Stinging Nettles can be found growing across the world. There is even archaeological evidence proving that they were consumed during prehistoric times. ‘Nettle Pudding’ is claimed to be Britain’s oldest recipe. (I’ve added it to the end of this post.)
Stinging Nettles are proven to have numerous health benefits and although they don’t look terribly appetizing they actually have a lovely flavour. So, I decided to try making a Stinging Nettle Cordial (we love them in soup, quiche and casserole too!)
This recipe makes a deliciously sweet syrup that we dilute with water. You only need a tiny amount to make a refreshing sweet drink that tastes a little like elderflower.
Stinging Nettles are packed with nutrients including:
Vitamins: Vitamins A, C and K, as well as several B vitamins
Minerals: Calcium, iron, magnesium, phosphorus, potassium and sodium
Fats: Linoleic acid, linolenic acid, palmitic acid, stearic acid and oleic acid
Amino acids: All of the essential amino acids
Polyphenols: Kaempferol, quercetin, caffeic acid, coumarins and other flavonoids
Pigments: Beta-carotene, lutein, luteoxanthin and other carotenoids
What’s more, many of these nutrients act as antioxidants inside your body.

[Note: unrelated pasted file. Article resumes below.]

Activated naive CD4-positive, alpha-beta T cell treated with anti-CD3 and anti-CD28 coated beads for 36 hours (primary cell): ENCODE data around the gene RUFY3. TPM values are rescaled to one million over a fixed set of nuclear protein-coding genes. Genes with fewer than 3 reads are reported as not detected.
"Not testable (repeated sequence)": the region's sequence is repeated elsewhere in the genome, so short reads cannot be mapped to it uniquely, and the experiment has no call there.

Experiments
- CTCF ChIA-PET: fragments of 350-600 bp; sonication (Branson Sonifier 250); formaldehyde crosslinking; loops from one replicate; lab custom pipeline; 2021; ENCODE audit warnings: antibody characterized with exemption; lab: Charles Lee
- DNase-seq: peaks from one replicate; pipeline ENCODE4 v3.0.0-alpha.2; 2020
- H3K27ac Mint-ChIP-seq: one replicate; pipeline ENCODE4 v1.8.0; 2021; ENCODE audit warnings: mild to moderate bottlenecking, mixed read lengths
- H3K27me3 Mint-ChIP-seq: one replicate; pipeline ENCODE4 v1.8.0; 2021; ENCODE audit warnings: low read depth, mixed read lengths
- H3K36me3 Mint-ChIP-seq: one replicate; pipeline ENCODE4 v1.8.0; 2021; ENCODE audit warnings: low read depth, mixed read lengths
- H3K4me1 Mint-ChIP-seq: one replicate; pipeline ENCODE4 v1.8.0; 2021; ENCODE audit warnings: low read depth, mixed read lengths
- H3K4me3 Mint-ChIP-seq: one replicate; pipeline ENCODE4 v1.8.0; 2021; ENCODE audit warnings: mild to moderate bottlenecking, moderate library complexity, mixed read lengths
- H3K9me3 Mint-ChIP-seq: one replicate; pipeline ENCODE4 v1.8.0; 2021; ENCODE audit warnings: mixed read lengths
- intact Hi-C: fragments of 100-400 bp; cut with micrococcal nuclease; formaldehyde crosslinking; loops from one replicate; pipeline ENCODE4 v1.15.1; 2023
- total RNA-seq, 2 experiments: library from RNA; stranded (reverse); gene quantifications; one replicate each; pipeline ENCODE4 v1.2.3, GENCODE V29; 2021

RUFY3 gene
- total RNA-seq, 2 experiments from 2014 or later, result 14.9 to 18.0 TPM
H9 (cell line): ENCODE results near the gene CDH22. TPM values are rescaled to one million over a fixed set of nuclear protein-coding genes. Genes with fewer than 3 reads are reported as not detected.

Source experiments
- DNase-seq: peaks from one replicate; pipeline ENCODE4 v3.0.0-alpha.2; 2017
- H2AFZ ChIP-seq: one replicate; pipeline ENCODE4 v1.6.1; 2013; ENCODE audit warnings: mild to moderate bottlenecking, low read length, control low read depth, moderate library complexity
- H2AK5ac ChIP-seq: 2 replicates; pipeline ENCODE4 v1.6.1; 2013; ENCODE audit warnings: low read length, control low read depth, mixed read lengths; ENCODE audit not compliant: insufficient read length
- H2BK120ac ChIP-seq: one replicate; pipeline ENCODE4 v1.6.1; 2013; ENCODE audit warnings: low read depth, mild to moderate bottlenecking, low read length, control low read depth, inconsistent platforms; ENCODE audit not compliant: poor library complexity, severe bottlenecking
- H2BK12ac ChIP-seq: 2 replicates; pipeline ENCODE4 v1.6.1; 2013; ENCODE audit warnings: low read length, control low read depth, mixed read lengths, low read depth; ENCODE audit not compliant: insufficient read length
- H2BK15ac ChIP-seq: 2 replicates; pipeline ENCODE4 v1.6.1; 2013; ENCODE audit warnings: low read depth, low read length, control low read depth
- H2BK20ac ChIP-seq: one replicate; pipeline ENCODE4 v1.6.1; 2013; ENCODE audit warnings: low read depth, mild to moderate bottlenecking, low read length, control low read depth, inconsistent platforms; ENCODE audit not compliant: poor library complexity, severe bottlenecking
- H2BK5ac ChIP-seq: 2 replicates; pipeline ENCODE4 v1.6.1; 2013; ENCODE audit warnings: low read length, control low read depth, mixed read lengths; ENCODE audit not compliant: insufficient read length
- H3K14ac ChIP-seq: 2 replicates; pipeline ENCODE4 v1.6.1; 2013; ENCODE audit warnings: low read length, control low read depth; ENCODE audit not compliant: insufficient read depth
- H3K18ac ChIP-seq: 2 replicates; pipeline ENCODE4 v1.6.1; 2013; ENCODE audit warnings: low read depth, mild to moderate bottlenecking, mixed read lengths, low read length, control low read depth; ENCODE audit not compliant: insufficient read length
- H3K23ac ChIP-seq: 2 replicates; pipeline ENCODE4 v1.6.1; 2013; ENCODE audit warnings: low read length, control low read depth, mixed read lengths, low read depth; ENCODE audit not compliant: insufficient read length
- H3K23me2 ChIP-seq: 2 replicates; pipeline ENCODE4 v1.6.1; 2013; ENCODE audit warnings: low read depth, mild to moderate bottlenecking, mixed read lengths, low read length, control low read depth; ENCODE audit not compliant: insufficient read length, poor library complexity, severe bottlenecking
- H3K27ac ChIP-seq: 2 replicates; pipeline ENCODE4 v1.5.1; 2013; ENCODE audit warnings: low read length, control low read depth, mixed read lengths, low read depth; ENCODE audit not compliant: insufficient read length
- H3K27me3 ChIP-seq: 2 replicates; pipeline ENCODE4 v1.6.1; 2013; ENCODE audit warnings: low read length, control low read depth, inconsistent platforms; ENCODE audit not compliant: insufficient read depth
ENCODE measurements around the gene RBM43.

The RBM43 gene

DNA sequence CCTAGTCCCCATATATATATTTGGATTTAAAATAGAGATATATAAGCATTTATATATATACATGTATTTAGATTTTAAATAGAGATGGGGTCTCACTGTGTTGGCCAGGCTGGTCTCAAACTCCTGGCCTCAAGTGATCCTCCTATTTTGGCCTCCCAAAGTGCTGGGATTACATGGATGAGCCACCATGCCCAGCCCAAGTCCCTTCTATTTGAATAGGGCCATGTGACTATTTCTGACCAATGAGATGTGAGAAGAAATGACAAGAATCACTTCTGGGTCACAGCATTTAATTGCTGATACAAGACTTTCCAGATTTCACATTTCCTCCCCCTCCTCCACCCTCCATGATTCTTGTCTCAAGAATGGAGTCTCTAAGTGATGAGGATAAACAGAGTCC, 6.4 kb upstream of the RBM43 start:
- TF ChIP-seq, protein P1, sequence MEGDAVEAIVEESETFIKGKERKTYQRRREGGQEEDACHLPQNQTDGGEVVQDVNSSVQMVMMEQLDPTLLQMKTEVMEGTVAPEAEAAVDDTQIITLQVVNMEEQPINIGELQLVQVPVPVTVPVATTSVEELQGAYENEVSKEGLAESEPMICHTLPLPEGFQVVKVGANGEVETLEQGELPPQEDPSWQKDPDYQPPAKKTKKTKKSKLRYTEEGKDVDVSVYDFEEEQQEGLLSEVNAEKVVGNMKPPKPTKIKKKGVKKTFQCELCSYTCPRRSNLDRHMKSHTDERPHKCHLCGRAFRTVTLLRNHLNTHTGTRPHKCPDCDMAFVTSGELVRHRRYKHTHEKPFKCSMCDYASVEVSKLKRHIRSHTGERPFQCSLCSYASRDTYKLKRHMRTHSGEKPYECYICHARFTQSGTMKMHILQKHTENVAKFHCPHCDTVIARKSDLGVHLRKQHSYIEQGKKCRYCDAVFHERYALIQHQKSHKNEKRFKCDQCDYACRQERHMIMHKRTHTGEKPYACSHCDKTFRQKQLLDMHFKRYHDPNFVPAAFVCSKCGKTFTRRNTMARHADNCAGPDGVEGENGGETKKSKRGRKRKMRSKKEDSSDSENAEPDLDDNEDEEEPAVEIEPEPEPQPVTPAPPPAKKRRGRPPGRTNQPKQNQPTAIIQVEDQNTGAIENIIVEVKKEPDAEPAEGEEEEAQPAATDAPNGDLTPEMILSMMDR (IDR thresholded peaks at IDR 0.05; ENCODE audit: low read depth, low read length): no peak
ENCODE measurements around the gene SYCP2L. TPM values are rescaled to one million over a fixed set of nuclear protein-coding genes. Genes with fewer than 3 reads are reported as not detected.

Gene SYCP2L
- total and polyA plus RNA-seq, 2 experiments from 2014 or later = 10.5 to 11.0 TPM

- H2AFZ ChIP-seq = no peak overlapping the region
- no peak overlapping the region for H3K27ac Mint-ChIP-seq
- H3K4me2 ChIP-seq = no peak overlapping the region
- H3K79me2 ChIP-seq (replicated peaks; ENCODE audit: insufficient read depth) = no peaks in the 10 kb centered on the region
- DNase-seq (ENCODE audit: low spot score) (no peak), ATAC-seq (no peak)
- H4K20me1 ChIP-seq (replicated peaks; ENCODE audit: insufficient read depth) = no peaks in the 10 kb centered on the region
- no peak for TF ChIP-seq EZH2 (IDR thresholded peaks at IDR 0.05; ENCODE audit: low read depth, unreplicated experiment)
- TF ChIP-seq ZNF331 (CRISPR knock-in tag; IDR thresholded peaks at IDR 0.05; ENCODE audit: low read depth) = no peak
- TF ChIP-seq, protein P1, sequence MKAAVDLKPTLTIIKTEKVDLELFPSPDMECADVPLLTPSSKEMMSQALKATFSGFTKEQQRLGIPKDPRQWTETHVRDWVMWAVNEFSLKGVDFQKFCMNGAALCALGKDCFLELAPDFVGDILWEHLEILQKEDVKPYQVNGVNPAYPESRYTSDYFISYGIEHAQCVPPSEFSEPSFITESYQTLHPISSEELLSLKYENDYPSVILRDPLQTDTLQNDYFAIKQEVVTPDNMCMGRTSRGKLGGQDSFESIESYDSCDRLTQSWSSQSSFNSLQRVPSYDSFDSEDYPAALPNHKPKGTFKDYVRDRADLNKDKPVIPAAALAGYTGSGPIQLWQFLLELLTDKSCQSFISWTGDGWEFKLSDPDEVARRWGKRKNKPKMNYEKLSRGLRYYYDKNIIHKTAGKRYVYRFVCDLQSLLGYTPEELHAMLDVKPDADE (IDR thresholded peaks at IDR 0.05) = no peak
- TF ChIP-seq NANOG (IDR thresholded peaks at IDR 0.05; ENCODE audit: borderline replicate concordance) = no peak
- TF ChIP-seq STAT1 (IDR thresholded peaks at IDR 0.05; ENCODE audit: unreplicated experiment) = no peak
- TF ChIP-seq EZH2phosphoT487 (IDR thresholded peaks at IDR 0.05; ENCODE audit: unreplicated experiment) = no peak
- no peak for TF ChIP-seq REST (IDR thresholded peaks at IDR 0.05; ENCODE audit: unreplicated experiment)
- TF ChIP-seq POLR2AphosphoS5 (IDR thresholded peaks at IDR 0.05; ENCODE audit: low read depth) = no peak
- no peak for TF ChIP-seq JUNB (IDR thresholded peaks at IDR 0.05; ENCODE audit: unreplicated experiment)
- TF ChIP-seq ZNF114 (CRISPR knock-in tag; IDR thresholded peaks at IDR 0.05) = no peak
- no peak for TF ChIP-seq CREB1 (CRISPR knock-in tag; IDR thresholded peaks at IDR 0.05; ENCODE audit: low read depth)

Antioxidants are molecules that help defend your cells against damage from free radicals. Damage caused by free radicals is linked to aging, as well as cancer and other harmful diseaseshttps://www.healthline.com/nutrition/stinging-nettle#section2
There is some research to show that Stinging Nettles may help suppress inflammation, however further research is needed to confirm initial findings.
Stinging Nettles have traditionally been used to treat high blood pressure and although further human studies are required, animal studies, have shown that treatment effectively lowered blood pressure levels.
Another benefit that looks promising but again requires more testing is using Stinging Nettles to treat blood sugar levels.
Nettles also make an amazing organic natural fertilizer for the garden!
The best time to harvest stinging nettles is in late March and April.
‘At the first sign of flowers you must stop picking. The plant will now start producing cystoliths – microscopic rods of calium carbonate – which can be absorbed by the body where they will mechanically interfere with kidney function.’John Wright (from his Hedgerow book)
To pick make sure your arms and legs are well-covered and wear thick gloves. You can snip with scissors or pick by hand depending on how brave you’re feeling!
I pick the nettles straight into a colander and wash by running under a tap while stirring with a wooden spoon.
So, now we know how amazing these “weeds” are I’ll give you the Stinging Nettles Syrup Recipe…
You can substitute the sugar for half a cup of honey if you prefer to use a natural sweetener.
To strain, I used a cotton bag over a sieve and caught the syrup in a bowl.
Let me know if you make this Stinging Nettles Syrup Recipe.